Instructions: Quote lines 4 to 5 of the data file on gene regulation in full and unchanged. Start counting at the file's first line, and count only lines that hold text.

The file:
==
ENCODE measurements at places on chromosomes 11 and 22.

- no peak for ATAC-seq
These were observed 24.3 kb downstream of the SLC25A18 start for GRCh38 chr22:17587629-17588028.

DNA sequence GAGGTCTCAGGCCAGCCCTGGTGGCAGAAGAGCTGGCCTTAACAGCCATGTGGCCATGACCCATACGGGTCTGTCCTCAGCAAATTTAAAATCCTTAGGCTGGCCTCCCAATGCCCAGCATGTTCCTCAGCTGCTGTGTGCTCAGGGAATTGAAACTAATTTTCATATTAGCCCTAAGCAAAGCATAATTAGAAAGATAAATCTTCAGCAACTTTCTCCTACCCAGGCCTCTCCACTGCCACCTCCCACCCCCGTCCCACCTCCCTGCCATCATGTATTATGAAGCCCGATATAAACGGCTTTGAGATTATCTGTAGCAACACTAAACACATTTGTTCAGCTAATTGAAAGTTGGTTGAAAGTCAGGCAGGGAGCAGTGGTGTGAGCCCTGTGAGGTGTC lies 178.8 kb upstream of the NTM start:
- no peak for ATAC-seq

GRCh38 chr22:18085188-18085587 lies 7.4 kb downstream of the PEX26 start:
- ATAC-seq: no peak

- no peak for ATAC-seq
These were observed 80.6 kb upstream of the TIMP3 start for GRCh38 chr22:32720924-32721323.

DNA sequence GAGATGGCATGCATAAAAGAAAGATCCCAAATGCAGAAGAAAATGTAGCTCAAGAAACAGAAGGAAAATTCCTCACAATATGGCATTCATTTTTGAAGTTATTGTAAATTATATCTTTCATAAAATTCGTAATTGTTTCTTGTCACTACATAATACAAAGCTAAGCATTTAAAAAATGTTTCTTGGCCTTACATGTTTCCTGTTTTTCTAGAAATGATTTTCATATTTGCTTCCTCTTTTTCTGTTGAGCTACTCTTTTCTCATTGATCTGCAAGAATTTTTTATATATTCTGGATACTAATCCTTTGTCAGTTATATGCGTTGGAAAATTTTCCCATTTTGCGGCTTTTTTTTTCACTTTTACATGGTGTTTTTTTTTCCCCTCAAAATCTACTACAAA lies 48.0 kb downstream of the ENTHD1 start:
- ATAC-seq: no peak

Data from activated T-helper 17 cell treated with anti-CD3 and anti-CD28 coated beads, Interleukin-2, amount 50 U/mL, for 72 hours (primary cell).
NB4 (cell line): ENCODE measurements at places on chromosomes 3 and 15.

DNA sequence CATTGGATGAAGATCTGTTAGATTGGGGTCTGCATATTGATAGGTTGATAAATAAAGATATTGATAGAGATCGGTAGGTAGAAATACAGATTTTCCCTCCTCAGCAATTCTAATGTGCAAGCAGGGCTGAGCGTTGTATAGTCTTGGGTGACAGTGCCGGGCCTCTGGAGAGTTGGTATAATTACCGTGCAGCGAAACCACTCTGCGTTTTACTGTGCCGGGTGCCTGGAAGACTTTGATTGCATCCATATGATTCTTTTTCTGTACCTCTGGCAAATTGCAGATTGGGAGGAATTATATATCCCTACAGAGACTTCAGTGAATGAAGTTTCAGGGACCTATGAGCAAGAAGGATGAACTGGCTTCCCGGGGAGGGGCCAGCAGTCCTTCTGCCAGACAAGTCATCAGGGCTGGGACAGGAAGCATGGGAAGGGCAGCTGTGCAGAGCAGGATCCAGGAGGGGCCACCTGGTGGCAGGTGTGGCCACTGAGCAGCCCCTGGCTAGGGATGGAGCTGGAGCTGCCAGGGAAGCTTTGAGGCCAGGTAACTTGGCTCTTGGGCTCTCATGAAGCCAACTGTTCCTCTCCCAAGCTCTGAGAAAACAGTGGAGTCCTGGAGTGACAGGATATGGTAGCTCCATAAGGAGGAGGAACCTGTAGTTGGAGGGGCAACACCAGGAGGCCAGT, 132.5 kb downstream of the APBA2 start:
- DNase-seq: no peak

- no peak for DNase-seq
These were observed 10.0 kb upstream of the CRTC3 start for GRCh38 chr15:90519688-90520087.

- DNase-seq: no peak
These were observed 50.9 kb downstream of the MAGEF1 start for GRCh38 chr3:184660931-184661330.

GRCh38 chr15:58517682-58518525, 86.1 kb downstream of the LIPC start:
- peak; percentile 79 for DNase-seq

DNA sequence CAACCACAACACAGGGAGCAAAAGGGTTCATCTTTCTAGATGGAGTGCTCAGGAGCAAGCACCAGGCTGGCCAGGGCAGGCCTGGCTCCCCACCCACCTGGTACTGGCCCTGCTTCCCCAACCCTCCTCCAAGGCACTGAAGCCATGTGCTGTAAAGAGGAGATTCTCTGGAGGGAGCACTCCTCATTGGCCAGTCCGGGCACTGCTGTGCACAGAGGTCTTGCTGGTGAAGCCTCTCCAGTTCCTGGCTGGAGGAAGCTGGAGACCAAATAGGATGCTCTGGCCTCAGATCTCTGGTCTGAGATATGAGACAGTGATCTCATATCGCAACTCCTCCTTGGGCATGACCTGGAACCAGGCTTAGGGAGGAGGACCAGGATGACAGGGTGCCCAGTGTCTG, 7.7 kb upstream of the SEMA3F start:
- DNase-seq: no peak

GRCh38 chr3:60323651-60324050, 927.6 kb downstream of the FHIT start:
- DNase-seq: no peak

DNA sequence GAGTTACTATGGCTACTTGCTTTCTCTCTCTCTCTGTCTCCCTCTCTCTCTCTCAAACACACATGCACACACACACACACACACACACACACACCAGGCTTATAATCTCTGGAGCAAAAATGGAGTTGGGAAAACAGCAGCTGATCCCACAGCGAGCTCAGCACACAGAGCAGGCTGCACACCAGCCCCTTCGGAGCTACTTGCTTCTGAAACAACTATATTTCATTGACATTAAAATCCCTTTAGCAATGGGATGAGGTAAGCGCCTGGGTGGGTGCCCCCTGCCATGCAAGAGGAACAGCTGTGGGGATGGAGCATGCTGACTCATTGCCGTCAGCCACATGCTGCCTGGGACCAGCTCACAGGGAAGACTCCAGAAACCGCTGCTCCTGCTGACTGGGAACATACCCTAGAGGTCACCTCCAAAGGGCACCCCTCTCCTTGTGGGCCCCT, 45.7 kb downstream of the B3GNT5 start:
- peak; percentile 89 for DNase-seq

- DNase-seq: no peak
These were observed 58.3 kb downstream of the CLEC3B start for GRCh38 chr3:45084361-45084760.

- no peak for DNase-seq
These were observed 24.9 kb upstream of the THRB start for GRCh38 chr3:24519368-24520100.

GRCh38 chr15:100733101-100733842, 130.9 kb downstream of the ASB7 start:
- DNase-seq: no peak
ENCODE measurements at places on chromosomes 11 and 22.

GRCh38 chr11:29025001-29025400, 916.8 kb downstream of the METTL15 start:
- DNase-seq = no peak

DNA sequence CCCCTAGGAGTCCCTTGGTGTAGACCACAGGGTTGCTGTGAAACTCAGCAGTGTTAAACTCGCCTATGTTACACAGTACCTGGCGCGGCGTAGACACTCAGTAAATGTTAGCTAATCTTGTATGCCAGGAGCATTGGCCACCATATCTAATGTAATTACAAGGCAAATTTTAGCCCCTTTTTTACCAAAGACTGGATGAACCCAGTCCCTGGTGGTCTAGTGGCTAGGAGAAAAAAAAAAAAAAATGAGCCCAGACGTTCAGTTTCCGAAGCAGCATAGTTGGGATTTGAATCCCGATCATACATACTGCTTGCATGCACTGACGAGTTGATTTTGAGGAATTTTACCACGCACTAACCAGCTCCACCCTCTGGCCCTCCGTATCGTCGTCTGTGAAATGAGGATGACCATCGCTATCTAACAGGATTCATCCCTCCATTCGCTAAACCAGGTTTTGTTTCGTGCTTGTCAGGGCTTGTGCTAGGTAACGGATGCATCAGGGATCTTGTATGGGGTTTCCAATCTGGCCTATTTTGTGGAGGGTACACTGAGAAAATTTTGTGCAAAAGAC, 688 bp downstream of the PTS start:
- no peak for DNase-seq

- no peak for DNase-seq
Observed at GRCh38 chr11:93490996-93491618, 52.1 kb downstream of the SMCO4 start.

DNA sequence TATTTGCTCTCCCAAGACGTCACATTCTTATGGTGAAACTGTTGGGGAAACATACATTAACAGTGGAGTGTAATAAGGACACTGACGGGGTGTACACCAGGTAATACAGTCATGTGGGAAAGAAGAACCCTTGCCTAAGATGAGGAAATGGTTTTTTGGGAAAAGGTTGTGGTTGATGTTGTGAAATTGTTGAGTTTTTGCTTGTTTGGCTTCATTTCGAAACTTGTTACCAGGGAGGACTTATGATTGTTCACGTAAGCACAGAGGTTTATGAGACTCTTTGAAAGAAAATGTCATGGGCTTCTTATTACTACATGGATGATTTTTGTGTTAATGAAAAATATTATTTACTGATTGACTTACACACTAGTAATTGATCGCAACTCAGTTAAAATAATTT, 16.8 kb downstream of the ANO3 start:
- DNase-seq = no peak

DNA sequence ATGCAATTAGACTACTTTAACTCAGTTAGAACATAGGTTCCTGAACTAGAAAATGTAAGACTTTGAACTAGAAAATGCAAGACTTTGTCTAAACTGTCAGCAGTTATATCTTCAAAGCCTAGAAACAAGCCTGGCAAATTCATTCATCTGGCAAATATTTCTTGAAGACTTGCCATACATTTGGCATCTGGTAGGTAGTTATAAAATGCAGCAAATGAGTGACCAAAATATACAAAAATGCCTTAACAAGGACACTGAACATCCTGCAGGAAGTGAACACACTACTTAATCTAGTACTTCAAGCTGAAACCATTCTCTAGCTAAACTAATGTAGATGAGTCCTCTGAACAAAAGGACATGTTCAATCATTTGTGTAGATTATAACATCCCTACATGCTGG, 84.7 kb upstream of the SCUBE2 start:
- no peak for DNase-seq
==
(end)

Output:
DNA sequence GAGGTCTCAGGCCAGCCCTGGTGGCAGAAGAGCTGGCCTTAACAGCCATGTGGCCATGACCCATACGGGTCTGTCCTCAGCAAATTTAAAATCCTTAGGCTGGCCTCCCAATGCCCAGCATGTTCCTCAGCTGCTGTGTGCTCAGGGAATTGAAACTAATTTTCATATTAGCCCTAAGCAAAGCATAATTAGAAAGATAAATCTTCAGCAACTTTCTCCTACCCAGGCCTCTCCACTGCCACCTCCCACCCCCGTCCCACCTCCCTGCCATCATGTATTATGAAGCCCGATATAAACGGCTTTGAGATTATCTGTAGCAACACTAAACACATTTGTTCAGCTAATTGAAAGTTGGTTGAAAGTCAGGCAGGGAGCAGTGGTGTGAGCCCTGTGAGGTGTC lies 178.8 kb upstream of the NTM start:
- no peak for ATAC-seq